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The tourism sector in the European Union: A driving force for green and digital transition

The tourism sector in the European Union: A driving force for green and digital transition

The tourism industry in the EU is not only an economic force but also a catalyst for cultural exchange, sustainable practices, and regional development. It enriches lives, fosters connections, and contributes to the overall well-being of both residents and visitors.

The European Union (EU) is actively working to enhance the sustainability, environmental friendliness, and digitalization of the tourism industry. Some key ways in which the EU supports these goals are:

Digital Transition of Tourism

The European Commission recognizes that digitalization significantly impacts tourism. Platforms, online payments, and social media play a crucial role in how we experience and engage with tourism. To support the competitiveness, sustainability, and resilience of the tourism sector, the EU has outlined a vision for Europe’s digital transformation by 2030. This initiative, known as “Europe’s Digital Decade,” focuses on four action areas:

  1. Skilling and Upskilling: Ensuring that the workforce in the tourism sector has the necessary digital skills.
  2. Secure and Sustainable Digital Infrastructures: Building robust digital infrastructure to facilitate seamless experiences for tourists.
  3. Digital Transformation of Businesses: Encouraging businesses to adopt digital solutions and innovative models.
  4. Digitalization of Public Services: Enhancing digital services for both tourists and local authorities.

Support for Destinations, SMEs, and Visitors

The EU provides funding and support for destinations, small and medium-sized enterprises (SMEs), and visitors. For businesses, digitalization opens up new opportunities, inspires innovation, and allows for better supply-demand matching. SMEs and micro-enterprises, which form a significant part of the tourism industry, benefit from these initiatives. Local authorities and destination management organizations (DMOs) can use digital tools to manage seasonal flows, integrate arrivals sustainably, and track trends. This is particularly important for rural and remote destinations. Visitors benefit from custom-tailored experiences, easy access to information, and integrated services through digital channels.

In February 2022, the European Commission called on tourism stakeholders to share concrete actions for the “Transition Pathway for Tourism.” This initiative aims to co-implement measures that lead to greener, more digital, and resilient tourism. The goal is to reduce the climate and environmental footprint of the sector, diversify offerings, promote cooperation, and develop new digital services.  By embracing digital solutions and green practices, the EU aims to create a more sustainable and enjoyable travel experience for everyone.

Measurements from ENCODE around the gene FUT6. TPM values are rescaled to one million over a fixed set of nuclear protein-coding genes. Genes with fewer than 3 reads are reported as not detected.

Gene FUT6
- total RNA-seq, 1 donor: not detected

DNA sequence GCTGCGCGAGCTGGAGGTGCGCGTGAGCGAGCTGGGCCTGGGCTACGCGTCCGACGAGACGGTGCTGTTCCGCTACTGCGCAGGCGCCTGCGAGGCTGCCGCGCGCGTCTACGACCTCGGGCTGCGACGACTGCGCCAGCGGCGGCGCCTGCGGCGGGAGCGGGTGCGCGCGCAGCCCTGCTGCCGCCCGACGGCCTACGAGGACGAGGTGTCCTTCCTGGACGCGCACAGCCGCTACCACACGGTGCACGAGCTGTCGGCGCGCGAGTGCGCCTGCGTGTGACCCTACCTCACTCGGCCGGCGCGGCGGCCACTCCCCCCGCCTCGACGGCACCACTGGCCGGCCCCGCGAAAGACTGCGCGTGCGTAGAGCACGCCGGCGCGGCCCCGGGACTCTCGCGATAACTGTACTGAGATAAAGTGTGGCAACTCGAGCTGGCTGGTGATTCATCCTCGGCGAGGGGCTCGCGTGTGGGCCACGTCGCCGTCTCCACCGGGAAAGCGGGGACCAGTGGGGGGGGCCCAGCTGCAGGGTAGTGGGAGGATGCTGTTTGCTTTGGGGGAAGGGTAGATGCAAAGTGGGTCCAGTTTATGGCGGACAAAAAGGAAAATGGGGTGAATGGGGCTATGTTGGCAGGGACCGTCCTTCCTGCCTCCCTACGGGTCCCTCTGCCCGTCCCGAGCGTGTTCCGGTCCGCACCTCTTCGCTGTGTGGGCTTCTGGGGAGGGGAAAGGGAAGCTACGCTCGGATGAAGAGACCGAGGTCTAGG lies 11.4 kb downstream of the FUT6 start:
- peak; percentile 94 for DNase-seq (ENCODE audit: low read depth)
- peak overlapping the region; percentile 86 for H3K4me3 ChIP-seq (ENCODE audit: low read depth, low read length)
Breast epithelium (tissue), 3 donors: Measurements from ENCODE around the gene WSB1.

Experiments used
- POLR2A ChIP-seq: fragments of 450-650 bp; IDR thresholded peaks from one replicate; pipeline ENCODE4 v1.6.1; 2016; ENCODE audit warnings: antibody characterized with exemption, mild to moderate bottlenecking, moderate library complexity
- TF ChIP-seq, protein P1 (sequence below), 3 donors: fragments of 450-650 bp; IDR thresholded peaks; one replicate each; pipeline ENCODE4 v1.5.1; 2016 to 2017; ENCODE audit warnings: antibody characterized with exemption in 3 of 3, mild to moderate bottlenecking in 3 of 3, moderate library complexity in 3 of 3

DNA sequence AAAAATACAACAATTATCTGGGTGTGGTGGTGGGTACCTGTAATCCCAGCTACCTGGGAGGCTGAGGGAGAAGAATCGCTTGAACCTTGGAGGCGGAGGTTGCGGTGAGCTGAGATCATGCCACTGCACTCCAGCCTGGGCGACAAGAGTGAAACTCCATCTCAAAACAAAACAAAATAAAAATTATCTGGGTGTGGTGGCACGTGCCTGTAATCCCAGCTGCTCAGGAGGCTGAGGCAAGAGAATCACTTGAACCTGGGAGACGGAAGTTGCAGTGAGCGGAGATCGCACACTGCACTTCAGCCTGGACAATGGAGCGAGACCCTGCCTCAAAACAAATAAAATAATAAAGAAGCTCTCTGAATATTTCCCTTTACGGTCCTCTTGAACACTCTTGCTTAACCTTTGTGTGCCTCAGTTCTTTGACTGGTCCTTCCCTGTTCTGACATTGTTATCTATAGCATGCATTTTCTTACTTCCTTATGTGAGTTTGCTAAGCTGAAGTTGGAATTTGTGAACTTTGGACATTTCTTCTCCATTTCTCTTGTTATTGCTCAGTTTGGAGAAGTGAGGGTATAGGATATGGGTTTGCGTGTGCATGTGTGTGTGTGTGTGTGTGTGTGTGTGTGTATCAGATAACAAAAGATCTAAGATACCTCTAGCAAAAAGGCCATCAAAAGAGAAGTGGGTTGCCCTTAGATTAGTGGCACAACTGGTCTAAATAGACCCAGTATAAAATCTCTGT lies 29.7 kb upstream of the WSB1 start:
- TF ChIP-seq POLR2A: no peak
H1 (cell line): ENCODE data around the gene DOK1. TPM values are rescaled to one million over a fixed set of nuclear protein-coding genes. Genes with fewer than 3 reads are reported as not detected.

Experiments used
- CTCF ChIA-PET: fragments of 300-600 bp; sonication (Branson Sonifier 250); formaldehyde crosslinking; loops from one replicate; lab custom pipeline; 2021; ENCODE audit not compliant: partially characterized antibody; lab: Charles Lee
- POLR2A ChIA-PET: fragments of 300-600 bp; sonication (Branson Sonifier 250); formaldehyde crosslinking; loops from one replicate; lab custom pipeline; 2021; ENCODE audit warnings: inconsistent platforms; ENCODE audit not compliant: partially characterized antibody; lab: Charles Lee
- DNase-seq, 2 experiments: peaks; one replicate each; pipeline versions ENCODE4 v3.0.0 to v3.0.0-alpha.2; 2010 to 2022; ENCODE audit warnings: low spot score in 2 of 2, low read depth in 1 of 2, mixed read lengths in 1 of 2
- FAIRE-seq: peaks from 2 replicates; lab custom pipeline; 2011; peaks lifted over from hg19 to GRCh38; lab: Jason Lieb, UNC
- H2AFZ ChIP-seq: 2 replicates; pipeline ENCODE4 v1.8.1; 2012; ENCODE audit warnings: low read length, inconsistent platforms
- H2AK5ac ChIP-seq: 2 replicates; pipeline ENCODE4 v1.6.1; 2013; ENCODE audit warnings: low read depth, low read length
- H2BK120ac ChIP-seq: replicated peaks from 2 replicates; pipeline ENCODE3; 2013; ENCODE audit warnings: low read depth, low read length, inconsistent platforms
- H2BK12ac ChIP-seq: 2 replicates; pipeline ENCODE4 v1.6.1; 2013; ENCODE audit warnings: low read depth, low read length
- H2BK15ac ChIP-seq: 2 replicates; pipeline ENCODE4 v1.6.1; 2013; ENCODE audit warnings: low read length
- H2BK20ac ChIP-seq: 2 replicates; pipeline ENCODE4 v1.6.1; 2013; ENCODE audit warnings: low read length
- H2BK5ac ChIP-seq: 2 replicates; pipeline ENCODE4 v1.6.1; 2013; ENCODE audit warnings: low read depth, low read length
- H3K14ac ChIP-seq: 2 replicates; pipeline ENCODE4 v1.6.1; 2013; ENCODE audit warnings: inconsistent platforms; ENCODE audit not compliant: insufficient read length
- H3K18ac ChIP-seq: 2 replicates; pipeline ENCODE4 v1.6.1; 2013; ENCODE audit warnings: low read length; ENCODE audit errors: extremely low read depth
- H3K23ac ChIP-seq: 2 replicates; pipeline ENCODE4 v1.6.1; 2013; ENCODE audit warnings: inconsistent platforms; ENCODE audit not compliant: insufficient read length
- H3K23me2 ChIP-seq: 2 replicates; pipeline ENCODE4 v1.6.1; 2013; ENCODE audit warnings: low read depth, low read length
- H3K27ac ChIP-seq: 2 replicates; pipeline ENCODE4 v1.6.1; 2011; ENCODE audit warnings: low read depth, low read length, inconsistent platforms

The EU “Pact for Skills” 

The EU Pact for Skills aims to create a skilled and adaptable tourism workforce, aligning with green and digital transitions.

The EU Pact for Skills brings together various stakeholders to support reskilling and upskilling of the European tourism workforce. The Pact for Skills aims to meet the objectives of the twin green and digital transition while bolstering the resilience of the tourism ecosystem in the medium to long term.

Stakeholders Involved are all types and sizes of businesses, EU Umbrella Organizations that can play a key role in shaping policies and strategies, social partners, such as unions and employer associations that collaborate to enhance skills, Vocational and Education Training Providers, Regional and Municipal Authorities etc.

The “Touring” Project is part of these initiatives. The focus area is reskilling and upskilling to promote lifelong learning for tourism professionals and anticipating skills needs.

Key Pillars for Sustainability in Tourism

The digital and green economy, together with sustainability, are key pillars for the development of a sustainable tourism sector. Aiming at the development of a strategic planning that will help the sustainability of the tourism sector, the following principles should be applied:

Digital Innovation:

Using technology can improve the traveler experience and reduce the impact on the environment. Examples include using apps to manage reservations, exploring destinations with virtual reality, and using “tools” to monitor the environment.

Digital Promotion:

Advertising and promotion of tourist destinations can be done through digital platforms and social media, with the aim of reducing CO2 prints caused by travel and ordinary advertising activities.

Green Infrastructure:

Investment in green infrastructure such as renewable energy, sustainable accommodation and transport can reduce tourism’s impact on the environment.

Education and Awareness:

As well as educating businesses themselves and their employees, educating local communities, tourism businesses and travelers on best practices for preserving the environment is crucial.

Community Development Sustainability:

The development of tourist destinations must consider the needs of local communities and contribute to local economic development without endangering the natural and cultural environment.

Transparency and Accountability:

Tourism businesses must be transparent about the environmental and social impacts of their activities and take responsibility for those impacts. A strategic plan grafted with the most principles can be the foundation for the creation of a sustainable tourism sector that is both digitally and environmentally sustainable.